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NSW sanctions multiple bookmakers over illegal bonus offers

NSW gambling news

Gambling regulators in New South Wales have fined several betting companies for exploiting legal loopholes to advertise bonus offers.

Last July, the state passed laws that made it illegal to lure in punters with any kind of inducement to register with a bookmaker.

Only racing websites are now allowed to market sign-up bonuses and other betting promotions, but bookies have found ways around the legislative blockade.

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According to a recent Fairfax Media report, a number of high-profile gambling firms have used Apple’s App Store and other alternative avenues to continue advertising illegal inducements online.

Companies that have copped sanctions include Bet365, Ladbrokes, PointsBet, Sportsbet and Tabcorp.

Liquor & Gaming NSW has dished out around $132,000 in fines – along with additional legal costs of more than $184,000 – since the laws came into effect last year.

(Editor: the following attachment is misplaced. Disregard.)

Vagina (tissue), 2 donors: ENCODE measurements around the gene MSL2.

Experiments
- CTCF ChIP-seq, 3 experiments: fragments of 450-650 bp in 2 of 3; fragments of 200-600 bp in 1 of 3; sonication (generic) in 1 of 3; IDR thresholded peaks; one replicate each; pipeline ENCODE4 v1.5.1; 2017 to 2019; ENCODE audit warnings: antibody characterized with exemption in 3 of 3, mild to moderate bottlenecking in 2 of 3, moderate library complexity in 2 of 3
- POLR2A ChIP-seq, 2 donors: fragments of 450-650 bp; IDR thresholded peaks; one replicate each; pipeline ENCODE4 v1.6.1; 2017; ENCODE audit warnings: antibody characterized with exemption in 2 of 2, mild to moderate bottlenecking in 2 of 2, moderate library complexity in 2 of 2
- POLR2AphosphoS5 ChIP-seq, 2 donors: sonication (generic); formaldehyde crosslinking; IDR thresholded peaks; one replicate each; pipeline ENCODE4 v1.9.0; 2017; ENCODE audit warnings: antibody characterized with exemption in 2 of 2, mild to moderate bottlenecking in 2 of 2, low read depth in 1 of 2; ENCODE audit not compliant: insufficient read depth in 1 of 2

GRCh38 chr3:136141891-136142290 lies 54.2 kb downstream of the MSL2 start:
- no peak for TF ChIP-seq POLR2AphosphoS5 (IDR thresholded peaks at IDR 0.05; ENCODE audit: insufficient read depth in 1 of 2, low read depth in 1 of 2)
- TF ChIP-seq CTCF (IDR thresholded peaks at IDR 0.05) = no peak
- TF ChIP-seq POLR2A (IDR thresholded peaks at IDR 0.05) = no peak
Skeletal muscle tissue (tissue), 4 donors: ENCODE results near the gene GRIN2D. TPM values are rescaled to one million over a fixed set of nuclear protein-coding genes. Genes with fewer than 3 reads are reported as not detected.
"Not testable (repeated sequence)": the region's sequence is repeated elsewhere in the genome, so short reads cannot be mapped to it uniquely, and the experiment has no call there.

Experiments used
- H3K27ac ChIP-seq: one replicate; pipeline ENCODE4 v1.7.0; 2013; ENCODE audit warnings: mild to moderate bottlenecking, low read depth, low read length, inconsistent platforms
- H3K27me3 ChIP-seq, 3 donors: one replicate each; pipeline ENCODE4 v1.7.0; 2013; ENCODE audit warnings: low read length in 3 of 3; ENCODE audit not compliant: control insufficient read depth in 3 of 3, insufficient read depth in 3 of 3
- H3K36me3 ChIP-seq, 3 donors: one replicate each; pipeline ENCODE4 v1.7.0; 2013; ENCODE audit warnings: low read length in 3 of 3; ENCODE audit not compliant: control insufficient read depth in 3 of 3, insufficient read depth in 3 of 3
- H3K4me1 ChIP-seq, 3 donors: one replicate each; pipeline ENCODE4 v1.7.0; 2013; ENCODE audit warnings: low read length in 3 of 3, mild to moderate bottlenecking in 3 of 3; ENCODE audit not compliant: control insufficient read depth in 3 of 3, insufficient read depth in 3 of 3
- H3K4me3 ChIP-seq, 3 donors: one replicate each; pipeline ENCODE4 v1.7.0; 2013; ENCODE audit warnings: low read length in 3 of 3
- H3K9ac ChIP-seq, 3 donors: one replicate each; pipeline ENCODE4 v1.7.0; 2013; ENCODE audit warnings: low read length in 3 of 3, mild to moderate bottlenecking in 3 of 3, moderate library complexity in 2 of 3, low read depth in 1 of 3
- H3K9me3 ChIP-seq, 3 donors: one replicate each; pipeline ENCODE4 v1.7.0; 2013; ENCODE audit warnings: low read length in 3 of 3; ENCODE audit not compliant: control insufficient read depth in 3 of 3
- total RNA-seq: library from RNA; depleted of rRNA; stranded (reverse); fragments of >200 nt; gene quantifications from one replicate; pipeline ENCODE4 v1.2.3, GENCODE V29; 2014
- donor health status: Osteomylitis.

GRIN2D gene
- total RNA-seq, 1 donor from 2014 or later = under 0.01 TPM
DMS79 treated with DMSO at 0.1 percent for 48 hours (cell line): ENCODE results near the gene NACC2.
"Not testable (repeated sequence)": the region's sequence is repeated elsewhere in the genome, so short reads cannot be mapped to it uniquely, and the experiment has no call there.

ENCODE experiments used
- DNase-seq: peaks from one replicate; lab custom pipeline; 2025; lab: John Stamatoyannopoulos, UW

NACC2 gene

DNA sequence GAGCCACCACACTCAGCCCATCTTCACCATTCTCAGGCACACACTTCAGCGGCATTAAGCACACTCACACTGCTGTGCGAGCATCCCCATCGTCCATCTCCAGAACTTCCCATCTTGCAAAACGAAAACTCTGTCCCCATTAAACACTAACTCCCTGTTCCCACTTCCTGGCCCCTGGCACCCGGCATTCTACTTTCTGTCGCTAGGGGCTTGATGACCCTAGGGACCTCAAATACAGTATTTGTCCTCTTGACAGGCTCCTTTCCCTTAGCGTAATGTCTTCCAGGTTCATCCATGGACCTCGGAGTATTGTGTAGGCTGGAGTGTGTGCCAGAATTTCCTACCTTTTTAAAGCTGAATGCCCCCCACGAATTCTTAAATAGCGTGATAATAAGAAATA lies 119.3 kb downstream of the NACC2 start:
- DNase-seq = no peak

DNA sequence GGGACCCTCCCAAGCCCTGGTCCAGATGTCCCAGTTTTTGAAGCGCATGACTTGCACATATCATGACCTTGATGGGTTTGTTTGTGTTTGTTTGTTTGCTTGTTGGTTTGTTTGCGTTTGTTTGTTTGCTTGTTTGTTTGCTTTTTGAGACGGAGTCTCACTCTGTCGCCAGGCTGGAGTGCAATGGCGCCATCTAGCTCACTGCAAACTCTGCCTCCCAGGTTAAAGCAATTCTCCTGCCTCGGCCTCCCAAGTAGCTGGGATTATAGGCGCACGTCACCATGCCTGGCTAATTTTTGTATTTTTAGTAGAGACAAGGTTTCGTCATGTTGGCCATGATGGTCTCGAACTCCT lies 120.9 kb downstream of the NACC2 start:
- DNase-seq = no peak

The state gambling regulator has warned that offenders could face harsher sanctions if their attitude to responsible gambling does not improve, but critics insist more radical measures are needed.

The maximum financial penalty for a breach of NSW’s bookie bonus laws is $55,000 – a minute fraction of the income betting companies stand to derive from signing new players.

Dr Charles Livingstone, an Associate Professor of Public Health and Preventative Medicine at Monash University, believes bookmakers will continue to sidestep regulatory policy until such time as lawmakers have “the capacity and the willingness to cancel or suspend licenses”.

However, the peculiar nature of Australia’s gambling landscape makes it difficult for state bodies to bring rogue operators into line.

Most of the country’s online bookmakers are licensed in the Northern Territory and require no such permits in other jurisdictions, thus compromising the authority of regulators in NSW and the rest of the states.

Australia is one of only a few gambling-friendly nations where there is no unified regulatory framework at a federal level.

The most notable example is the United States, where gaming and wagering laws differ widely from state to state – especially since the nationwide ban on sports betting was lifted last year.

But whereas a single licence in the NT grants access to all Australian states and territories, US bookies can only accept bets in the specific states where they hold the appropriate permits.